If you have perfect credit with an excellent credit rating, you’re very fortunate and will likely get some good offers when you seek out a mortgage. If you’ve had credit issues that negatively impacted your credit rating, welcome to the real world. Even those with the best of intentions can encounter bumps along the road that wreak havoc on the credit score. Whether you have good credit or your score is not so good, here are some things you can expect from the process.

People with good credit ratings usually get better offers when it comes to interest rates and loan terms. That’s just a fact of life, but it doesn’t mean there’s nothing you can do if you have less than perfect credit.

Save – If you’re looking to buy a home but your credit rating isn’t great, start saving as early as you can. The more you can put down on a loan, the more likely you are to get better terms, including interest rates. In some cases, lenders who would have denied your mortgage loan altogether may be more receptive if you’ve proven your commitment to making the loan happen by saving a significant down payment.

Take the terms – If you’re really committed to getting the loan, you may want to resign yourself to accepting the terms being offered. After you’ve made your payments on time every time for a year or two, the same lender who was less than enthusiastic about this loan may be more willing to make you a better deal. Remember that this depends on your ability and willingness to make the payments on time, indicating to the lender that you’re committed to meeting the terms of the mortgage loan.

Shop – Remember that not all lenders are the same. One of the big differences is that some lenders will focus on different points of a credit rating. For example, some lenders check the numbered credit score and care little about the details of the credit report past that point. Others will look more closely at the recent credit activity. Even if your credit score is not good or you had credit issues several years ago, you may find some lenders more lenient if your recent credit actions were positive.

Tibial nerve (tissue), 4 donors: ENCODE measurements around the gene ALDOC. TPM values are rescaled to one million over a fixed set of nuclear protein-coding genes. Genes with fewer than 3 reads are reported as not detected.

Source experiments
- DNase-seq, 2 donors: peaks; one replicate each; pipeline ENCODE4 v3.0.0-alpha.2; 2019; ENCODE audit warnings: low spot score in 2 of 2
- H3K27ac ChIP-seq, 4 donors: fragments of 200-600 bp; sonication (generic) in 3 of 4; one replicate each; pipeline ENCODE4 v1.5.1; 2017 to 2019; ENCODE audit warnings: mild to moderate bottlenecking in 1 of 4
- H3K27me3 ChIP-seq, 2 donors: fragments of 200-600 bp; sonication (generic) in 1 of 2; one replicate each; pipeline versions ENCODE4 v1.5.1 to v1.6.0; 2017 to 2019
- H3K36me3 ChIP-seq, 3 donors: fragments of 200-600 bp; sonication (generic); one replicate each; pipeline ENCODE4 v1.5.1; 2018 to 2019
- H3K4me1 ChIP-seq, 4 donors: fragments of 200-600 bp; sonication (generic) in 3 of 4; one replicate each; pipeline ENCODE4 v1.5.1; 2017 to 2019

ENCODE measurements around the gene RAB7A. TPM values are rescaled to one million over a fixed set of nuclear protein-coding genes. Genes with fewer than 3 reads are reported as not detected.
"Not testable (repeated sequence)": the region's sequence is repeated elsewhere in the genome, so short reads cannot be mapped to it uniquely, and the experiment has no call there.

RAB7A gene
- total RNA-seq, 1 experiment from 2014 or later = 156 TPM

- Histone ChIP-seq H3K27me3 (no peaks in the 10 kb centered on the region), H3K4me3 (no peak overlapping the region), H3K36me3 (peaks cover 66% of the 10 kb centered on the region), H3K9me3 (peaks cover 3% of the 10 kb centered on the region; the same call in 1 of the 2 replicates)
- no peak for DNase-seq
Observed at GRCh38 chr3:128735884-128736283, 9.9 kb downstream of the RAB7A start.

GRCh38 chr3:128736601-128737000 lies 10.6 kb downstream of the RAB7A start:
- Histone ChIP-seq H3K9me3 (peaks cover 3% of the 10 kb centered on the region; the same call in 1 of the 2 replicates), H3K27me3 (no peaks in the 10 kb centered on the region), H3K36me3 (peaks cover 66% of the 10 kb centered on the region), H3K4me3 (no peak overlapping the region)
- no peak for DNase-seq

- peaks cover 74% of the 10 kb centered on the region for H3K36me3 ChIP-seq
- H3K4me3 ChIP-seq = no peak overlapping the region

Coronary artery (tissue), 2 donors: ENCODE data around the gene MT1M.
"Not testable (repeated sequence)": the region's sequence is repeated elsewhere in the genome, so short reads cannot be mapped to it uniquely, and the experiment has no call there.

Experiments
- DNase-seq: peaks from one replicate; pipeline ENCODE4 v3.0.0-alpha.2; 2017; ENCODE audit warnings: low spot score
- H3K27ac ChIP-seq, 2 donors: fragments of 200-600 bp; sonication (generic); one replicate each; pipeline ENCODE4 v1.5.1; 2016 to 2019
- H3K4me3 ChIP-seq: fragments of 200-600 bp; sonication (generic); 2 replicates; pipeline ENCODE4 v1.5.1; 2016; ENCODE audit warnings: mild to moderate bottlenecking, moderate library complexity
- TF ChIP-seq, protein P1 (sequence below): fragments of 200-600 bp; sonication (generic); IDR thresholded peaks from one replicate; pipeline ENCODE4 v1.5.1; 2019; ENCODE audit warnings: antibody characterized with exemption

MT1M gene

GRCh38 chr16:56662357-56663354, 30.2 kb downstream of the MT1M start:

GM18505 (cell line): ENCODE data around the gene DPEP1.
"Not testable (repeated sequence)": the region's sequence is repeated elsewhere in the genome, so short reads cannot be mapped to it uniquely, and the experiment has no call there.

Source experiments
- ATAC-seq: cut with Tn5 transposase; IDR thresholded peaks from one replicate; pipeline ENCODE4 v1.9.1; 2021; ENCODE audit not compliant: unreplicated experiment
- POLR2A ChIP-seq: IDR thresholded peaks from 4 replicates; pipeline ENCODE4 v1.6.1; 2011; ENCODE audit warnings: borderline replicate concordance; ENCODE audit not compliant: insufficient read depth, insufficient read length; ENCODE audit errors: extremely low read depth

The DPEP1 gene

Negotiate – If you’ve found a lender who isn’t offering the rates you want, ask what you need to do to achieve those more favorable terms. You may find that simply asking gets you something, but you’ll at least know what’s important to this lender. It could be that you’ll get better rates if you wait a few months to take out a loan when you can put more money toward the down payment.

Check your credit report – Know what’s on your credit report before you apply. That way, you’ll know what the lender is going to see when he checks. You should also be sure your credit report is correct. There’s nothing worse than being offered poor terms because of a mistake on your report.

With most lenders, you’ll get better rates and terms if you have good credit. But don’t give up on the idea of a mortgage loan just because you’ve had some credit issues.

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